How to inject value with no source property defined

Nov 1, 2011 at 4:14 AM

Hi, I have question about how to inject value with no source property defined. so I have 2 class :
User.cs
    

public class User
{
    public int UserId { get; set; }
    public string UserName { get; set; }
}

and UserViewModel.cs
   
public class UserViewModel
{
    public int UserId { get; set; }
    public string UserName { get; set; }
    public string RoleName { get; set; }
}

how to inject the RoleName? I need to call my service to check to database what user's role. and I dont wanna the service called in get property like this :
public string RoleName
{
        get { return Roles.GetRolesForUser(UserName).FirstOrDefault(); }
}


I want to achieve this using value injecter.

I have tried with implement ConventionInjection abstract class but still confused how to match the object.

Thank you in advance

Coordinator
Nov 1, 2011 at 7:04 AM

why not do this:

uvm.injectFrom(u);

uvm.RoleName = Roles.GetRolesForUser(u.UserName).FirstOrDefault()

Nov 1, 2011 at 7:25 AM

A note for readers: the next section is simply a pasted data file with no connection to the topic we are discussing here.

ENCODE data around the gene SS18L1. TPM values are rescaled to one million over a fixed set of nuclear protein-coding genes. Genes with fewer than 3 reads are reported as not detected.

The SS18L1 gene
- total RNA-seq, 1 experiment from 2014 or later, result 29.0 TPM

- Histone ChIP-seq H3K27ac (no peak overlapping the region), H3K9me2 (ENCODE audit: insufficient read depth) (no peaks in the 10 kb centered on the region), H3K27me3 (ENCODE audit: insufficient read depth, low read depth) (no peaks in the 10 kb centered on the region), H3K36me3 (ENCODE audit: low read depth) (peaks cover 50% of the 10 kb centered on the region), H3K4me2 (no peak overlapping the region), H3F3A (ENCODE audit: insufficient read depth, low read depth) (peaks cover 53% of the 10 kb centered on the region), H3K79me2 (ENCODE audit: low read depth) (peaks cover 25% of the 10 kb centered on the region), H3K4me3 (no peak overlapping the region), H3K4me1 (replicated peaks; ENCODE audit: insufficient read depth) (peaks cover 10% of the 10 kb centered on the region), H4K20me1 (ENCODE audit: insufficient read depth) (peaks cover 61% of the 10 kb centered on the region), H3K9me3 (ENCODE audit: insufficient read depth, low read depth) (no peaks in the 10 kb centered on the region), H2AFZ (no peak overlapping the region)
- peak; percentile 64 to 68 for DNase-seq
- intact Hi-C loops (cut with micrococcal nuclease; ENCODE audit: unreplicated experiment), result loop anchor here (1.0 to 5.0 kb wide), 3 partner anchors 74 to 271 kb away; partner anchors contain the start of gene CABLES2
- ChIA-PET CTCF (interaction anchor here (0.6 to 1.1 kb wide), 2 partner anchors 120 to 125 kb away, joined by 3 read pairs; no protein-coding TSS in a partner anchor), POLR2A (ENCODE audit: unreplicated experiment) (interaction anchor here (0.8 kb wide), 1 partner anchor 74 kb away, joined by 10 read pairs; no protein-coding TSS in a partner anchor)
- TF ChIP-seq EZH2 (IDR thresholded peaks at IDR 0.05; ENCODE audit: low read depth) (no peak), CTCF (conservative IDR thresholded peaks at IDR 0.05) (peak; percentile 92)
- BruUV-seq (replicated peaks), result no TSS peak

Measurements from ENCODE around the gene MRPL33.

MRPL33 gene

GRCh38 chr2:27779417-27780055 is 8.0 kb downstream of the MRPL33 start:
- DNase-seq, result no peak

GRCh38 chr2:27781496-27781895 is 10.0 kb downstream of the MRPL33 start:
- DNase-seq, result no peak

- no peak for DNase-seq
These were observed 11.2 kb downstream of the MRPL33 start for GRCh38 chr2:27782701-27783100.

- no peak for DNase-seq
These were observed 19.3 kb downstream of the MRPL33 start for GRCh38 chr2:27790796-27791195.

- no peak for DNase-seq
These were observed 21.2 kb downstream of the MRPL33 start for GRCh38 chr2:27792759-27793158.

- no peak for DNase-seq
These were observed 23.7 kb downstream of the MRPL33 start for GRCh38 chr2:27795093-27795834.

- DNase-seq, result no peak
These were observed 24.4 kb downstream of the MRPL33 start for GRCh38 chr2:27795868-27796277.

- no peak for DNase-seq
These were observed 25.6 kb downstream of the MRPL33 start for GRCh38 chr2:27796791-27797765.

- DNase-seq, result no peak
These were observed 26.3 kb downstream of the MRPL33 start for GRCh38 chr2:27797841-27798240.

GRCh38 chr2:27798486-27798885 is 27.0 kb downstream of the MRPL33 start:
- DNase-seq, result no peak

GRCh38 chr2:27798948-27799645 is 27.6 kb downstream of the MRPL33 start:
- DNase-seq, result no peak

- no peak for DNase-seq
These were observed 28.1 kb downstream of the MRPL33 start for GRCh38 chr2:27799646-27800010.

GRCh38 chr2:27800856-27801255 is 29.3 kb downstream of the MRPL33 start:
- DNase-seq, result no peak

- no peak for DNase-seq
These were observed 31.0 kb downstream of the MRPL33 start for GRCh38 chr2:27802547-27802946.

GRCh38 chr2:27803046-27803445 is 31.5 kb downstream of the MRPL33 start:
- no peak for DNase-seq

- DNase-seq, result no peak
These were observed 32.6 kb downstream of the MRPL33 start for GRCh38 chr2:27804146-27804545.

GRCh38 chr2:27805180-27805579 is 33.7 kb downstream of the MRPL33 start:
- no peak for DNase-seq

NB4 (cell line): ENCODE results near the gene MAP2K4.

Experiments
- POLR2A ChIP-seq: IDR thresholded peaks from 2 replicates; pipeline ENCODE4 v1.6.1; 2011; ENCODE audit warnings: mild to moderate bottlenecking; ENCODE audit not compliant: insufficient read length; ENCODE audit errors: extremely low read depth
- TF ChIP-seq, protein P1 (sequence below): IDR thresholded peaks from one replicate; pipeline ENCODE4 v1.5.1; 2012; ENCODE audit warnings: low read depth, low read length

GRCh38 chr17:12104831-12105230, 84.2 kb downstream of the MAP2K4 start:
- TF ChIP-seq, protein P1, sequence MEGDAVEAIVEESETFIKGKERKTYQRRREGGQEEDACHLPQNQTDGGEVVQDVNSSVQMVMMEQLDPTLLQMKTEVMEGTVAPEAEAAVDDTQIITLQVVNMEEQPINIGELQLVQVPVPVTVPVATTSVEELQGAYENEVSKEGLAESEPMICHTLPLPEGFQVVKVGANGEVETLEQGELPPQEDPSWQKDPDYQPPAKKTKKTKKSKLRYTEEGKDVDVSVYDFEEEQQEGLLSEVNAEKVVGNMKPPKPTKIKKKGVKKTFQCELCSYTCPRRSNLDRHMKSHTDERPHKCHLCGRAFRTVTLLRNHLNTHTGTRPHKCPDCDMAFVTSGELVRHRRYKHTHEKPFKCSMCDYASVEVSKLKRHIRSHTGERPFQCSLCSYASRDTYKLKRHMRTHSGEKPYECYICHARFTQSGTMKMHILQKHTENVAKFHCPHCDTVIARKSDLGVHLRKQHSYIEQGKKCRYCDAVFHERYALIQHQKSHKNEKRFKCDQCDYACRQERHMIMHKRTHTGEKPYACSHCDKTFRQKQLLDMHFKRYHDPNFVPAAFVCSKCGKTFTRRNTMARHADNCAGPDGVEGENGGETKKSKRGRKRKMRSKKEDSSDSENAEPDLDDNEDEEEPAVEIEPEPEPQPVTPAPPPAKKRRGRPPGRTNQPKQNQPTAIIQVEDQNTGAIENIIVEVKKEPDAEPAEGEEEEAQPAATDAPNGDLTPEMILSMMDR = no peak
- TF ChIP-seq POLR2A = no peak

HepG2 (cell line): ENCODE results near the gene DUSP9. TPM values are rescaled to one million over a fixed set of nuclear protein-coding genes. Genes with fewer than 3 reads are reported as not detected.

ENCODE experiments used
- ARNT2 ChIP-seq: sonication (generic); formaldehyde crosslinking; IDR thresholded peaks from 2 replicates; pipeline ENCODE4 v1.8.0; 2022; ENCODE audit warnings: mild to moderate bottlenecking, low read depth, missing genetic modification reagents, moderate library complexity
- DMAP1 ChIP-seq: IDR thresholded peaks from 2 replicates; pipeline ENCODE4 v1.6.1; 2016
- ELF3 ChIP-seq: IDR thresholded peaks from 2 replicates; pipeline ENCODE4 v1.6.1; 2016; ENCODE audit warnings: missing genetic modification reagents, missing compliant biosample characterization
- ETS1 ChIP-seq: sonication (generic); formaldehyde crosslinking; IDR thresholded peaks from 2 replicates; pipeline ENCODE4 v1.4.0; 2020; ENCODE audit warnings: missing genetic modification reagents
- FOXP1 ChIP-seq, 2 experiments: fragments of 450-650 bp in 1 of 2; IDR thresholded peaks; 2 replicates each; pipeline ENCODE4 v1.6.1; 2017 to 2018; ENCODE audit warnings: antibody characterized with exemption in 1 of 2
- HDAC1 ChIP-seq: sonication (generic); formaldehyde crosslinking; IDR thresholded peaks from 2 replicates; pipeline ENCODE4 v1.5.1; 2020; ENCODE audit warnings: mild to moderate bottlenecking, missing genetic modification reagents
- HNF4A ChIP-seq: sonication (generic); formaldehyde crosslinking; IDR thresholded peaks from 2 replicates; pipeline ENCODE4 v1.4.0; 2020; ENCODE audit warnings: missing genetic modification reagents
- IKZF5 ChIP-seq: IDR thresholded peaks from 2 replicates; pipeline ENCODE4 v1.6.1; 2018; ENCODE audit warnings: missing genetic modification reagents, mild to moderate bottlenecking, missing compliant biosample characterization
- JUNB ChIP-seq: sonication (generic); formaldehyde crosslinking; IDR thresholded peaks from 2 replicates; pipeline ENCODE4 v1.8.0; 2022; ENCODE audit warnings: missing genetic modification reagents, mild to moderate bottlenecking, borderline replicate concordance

Edited Nov 1, 2011 at 7:43 AM

Hi, thanks for response

If I wanna put it in many places then it will be repeating code and I just curious how to do this in value injecter, I usually use CustomResolver in automapper.

any other way?

Coordinator
Nov 1, 2011 at 7:59 AM

create a class that will wrap all this and you don't have put this in many places

you can also use this approach: http://valueinjecter.codeplex.com/wikipage?title=Automapper%20Simulation&referringTitle=Home it looks complicated because it also maps collections

a simpler approach here: http://prodinner.codeplex.com there's also a pdf where IMapper is explained a bit

Nov 2, 2011 at 6:48 AM

okay solved..

thanks man,,

we can implement NoSourceValueInjection abstract class..here is the code